• Older adults – “The skin’s ability to synthesize vitamin D with age. Older adults may also spend more time indoors”.
  • People with conditions that limit fat absorption – “Vitamin D is fat-soluble, conditions that limit fat absorption can decrease vitamin D intake from the diet”.
  • People with obesity – “High levels of body fat can limit the body’s ability to absorb vitamin D from the skin”.
  • People following a gastric bypass – “This surgery bypasses a part of the upper intestine that absorbs large amounts of vitamin D. This bypass can cause a deficiency”.

Diseases caused by vitamin D deficiency

  • bone loss – “Since vitamin D is critical for your body to be able to use calcium and build bone properly, women who are over 40 or who have risk factors forosteoporosis should be sure to get adequate amounts of vitamin D. The combination of calcium and vitamin D are a frontline prevention and treatment for maintaining bone strength”. According to Kate Bracy, NR, NP


  • Risk of cancer – “Thousands of studies have shown an association between vitamin D and the prevention of nearly 30 types of cancer, especiallycolon, prostate, and breast cancers. An adequate vitamin D level comes from the association of vitamin D with not only reducing the risk of colon cancer but reducing malignant growth in cancers already present”. Bracy Says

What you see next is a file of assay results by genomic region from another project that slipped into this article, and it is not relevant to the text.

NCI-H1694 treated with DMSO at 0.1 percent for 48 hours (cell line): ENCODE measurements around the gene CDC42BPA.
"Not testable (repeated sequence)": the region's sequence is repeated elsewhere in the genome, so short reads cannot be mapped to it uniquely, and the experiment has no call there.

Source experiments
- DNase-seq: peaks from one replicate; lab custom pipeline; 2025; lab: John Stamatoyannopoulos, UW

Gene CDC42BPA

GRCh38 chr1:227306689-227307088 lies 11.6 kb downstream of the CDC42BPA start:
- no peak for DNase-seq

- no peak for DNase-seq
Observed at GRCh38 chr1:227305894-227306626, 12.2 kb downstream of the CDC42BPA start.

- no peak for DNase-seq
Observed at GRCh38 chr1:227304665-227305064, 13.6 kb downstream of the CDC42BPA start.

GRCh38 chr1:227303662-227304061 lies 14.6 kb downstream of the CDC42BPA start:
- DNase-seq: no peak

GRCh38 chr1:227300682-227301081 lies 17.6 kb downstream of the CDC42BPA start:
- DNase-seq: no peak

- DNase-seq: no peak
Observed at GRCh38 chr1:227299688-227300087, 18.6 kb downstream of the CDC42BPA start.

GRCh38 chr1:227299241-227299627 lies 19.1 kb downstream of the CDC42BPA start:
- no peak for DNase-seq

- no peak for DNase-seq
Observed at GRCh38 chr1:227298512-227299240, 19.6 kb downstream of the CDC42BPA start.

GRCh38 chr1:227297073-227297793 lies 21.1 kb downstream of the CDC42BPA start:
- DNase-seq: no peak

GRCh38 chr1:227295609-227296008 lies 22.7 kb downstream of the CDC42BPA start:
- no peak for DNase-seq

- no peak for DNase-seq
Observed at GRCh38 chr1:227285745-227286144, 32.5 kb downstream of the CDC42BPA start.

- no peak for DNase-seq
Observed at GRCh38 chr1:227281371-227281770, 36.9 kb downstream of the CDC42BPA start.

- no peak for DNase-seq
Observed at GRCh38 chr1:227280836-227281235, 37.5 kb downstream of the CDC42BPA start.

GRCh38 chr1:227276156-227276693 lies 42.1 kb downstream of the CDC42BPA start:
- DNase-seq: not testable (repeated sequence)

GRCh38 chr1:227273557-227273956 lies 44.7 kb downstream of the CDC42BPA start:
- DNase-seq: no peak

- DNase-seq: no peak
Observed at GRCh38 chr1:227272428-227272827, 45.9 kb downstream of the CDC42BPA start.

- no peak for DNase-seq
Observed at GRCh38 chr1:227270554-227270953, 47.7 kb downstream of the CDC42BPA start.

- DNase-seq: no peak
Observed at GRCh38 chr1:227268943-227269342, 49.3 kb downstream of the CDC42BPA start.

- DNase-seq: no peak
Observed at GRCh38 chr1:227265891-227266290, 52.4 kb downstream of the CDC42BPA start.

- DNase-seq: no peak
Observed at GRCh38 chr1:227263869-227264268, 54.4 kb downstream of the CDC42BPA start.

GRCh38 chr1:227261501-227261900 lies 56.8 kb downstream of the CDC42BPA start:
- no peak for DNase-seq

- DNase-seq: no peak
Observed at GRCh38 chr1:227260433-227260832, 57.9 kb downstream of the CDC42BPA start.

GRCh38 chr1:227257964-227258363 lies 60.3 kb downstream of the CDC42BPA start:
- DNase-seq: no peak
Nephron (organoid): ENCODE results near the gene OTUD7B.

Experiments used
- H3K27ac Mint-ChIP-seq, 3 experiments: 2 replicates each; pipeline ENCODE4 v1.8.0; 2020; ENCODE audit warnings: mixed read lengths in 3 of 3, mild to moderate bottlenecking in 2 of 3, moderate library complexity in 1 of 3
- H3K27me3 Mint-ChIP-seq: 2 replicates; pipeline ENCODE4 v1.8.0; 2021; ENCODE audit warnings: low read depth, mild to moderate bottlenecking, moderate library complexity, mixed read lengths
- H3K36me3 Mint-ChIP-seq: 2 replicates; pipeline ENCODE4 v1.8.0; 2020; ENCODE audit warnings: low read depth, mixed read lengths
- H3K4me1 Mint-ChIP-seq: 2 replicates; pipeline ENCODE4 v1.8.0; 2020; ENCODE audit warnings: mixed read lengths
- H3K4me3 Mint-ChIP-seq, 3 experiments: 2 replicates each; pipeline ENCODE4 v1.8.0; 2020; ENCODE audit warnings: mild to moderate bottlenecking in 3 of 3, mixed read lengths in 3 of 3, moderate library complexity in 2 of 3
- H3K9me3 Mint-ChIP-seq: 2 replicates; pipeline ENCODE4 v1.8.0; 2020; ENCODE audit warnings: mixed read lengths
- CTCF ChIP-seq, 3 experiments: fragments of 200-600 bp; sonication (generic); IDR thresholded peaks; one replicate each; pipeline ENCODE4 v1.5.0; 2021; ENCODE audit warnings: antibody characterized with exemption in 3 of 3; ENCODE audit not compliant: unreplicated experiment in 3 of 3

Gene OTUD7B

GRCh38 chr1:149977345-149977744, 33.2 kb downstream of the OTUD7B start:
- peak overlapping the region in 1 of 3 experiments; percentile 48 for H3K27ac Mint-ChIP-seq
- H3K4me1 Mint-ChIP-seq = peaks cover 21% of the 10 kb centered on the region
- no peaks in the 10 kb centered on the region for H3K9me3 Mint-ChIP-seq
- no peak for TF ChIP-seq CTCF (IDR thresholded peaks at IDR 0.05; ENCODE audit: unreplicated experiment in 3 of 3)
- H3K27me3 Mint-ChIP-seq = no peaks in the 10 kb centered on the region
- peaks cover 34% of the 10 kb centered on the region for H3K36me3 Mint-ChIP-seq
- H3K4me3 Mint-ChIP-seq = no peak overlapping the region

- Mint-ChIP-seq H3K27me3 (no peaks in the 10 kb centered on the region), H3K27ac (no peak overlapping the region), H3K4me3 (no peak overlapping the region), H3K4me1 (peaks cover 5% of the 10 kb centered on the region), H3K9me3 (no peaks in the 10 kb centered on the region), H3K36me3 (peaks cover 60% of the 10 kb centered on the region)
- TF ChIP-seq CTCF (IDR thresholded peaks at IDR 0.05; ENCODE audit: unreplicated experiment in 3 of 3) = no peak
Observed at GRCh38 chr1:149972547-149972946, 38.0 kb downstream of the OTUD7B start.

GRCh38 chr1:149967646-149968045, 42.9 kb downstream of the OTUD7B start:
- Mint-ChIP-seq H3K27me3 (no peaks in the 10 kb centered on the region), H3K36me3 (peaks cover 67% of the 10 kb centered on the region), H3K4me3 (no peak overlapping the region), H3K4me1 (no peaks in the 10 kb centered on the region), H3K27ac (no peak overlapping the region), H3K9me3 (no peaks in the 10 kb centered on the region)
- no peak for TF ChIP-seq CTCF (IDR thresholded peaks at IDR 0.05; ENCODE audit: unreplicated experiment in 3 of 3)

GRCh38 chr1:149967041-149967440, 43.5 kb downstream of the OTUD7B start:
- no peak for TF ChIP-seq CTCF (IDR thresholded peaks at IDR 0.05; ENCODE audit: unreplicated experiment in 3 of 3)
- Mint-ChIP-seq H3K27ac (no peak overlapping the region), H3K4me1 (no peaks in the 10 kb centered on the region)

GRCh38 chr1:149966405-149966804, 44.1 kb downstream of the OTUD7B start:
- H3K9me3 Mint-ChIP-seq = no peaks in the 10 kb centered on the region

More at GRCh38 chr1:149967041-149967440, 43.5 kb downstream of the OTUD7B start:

• Depression – “Vitamin D has been shown to have a positive effect on low mood and cognitive performance. Since mood symptoms are common in the menopause years, anything that minimizes your mood troubles is worth your attention. If you suffer from seasonal affective disorder (SAD) and notice your mood being low during the winter season, you may want to boost your vitamin D intake during those darker months”. Bracy says


  • Type 2 diabetes – “Adequate levels of vitamin D seem to have a strong association with your body’s ability to use insulin. Many studies have been done which have found that a low level of vitamin D results in a decrease in the release of insulin in the body, insulin resistance, and type 2 diabetes”. Bracy Says


  • Cardiovascular disease – “When estrogen starts to decline, women begin to have the same risks for heart disease as men. Vitamin D plays a role in the prevention of heart disease, but the research is mixed on its value. While vitamin D deficiency does seem to be associated with cardiovascular disease, it’s not clear why this is so. Some studies have failed to connect supplementing with vitamin D to the improvement of cardiovascular risks”. Bracy says


  • Weight gain – “For some reason, women who are overweight tend to have lower levels of vitamin D.It’s not known whether the low levels contribute to obesity or whether obesity lowers the levels, but the association exists. Anything that makes it easier to keep the weight off pays dividends in your overall health”. Bracy Says

Vitamin D benefits for women during pregnancy

“Vitamin D deficiency has been associated with adverse pregnancy and birth outcomes such as increased risk for preterm birth and preeclampsia. Some of the possible risks vitamin D deficient pregnant women may face according to research:

  • Risk of developing preeclampsia and giving birth preterm
  • Gestational diabetes
  • Risk of bacterial vaginosis
  • Risk of asthma and food allergy developing in newborns